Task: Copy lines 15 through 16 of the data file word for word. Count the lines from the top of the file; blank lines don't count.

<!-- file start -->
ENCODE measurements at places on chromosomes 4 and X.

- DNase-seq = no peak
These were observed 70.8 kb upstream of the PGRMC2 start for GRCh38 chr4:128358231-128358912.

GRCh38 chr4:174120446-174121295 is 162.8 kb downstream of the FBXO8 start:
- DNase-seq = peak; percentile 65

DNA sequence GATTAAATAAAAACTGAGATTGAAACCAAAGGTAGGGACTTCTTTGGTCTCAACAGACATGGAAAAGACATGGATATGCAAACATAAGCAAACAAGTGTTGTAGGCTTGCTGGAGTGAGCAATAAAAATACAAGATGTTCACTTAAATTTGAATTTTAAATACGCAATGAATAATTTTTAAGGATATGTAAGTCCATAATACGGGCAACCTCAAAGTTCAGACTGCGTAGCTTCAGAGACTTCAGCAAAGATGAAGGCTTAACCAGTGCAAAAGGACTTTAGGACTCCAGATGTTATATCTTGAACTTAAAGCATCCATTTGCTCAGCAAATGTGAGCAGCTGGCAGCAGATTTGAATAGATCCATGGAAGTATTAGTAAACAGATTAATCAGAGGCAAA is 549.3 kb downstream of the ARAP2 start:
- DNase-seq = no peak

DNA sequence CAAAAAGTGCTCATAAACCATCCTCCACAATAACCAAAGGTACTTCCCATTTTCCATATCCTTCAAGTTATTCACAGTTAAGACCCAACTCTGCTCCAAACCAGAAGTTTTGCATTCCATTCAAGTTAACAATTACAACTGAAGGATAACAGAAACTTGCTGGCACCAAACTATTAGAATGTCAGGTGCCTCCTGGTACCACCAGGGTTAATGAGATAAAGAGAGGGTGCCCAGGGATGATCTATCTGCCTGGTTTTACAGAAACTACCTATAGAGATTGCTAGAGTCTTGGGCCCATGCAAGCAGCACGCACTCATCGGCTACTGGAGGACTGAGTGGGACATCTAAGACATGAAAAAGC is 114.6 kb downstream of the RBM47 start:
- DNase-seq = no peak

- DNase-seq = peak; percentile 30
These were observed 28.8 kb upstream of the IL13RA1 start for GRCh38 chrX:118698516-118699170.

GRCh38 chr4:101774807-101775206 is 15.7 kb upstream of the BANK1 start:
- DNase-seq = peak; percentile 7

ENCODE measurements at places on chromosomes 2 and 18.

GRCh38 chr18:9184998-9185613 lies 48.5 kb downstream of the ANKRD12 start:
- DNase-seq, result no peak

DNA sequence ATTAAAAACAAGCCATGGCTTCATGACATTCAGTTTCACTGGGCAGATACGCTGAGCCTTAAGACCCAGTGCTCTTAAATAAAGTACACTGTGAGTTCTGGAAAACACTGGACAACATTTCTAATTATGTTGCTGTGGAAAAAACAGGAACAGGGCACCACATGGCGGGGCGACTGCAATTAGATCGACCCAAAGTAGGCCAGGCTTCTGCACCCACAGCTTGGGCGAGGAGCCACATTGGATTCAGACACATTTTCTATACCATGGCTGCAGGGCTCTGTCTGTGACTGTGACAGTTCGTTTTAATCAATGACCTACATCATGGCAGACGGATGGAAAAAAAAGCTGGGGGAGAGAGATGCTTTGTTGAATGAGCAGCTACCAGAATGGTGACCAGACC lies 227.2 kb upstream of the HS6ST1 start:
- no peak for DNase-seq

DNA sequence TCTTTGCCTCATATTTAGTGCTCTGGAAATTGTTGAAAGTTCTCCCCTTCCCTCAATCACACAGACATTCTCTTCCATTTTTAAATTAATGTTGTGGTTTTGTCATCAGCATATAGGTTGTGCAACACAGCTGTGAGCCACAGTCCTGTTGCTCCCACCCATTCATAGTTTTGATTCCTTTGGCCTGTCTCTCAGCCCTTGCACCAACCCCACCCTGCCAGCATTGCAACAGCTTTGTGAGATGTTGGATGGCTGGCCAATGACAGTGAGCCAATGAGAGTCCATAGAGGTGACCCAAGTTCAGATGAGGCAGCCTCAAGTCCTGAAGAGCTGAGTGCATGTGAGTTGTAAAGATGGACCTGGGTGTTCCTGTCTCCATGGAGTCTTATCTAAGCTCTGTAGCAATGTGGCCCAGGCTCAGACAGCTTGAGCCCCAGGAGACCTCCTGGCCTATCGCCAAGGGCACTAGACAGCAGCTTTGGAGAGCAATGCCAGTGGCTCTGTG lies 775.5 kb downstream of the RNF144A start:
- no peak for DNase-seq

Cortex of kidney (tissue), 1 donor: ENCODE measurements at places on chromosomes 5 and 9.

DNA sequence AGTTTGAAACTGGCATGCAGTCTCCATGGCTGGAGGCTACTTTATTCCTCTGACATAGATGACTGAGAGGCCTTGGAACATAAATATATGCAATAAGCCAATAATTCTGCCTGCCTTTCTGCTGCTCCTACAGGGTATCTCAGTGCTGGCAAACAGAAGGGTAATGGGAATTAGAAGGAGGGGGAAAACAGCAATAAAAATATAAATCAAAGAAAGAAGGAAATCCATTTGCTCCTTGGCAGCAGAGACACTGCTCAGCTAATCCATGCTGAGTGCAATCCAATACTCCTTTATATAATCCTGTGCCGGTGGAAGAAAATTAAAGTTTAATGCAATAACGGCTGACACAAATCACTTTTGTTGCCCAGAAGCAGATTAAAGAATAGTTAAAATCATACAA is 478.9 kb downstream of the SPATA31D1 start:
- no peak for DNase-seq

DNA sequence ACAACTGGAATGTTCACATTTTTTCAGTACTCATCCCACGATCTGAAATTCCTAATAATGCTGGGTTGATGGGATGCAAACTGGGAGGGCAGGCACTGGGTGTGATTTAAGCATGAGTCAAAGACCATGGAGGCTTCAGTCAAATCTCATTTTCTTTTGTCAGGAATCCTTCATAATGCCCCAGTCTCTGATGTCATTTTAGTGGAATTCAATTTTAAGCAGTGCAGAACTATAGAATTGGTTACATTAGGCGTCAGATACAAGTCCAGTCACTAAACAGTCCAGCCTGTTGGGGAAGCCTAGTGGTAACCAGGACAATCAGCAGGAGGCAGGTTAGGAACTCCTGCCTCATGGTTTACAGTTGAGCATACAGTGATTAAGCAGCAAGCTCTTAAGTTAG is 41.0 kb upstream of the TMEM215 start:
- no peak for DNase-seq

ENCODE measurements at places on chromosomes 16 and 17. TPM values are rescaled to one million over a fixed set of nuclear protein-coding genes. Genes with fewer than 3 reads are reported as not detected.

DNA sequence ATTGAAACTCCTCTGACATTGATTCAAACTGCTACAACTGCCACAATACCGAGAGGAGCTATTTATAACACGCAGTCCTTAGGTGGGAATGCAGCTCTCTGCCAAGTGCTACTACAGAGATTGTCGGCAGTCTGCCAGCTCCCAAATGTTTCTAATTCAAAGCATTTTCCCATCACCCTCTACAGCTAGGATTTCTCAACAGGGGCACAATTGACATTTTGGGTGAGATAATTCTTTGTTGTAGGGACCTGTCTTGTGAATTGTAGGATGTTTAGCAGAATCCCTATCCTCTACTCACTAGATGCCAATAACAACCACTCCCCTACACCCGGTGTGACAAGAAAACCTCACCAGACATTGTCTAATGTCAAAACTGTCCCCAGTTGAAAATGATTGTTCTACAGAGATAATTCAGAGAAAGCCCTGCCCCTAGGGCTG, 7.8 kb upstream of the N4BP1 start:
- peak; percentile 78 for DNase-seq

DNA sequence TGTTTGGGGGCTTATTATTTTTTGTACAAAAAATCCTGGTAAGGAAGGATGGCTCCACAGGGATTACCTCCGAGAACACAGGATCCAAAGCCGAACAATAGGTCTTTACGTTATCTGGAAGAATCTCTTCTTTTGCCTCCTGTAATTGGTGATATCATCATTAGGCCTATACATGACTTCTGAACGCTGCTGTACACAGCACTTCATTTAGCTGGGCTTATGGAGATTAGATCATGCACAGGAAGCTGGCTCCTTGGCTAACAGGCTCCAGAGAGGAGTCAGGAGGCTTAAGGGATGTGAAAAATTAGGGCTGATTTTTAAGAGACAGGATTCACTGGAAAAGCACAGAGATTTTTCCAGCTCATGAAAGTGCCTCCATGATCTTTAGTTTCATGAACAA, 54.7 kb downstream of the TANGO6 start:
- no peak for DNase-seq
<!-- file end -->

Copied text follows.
GRCh38 chr18:9184998-9185613 lies 48.5 kb downstream of the ANKRD12 start:
- DNase-seq, result no peak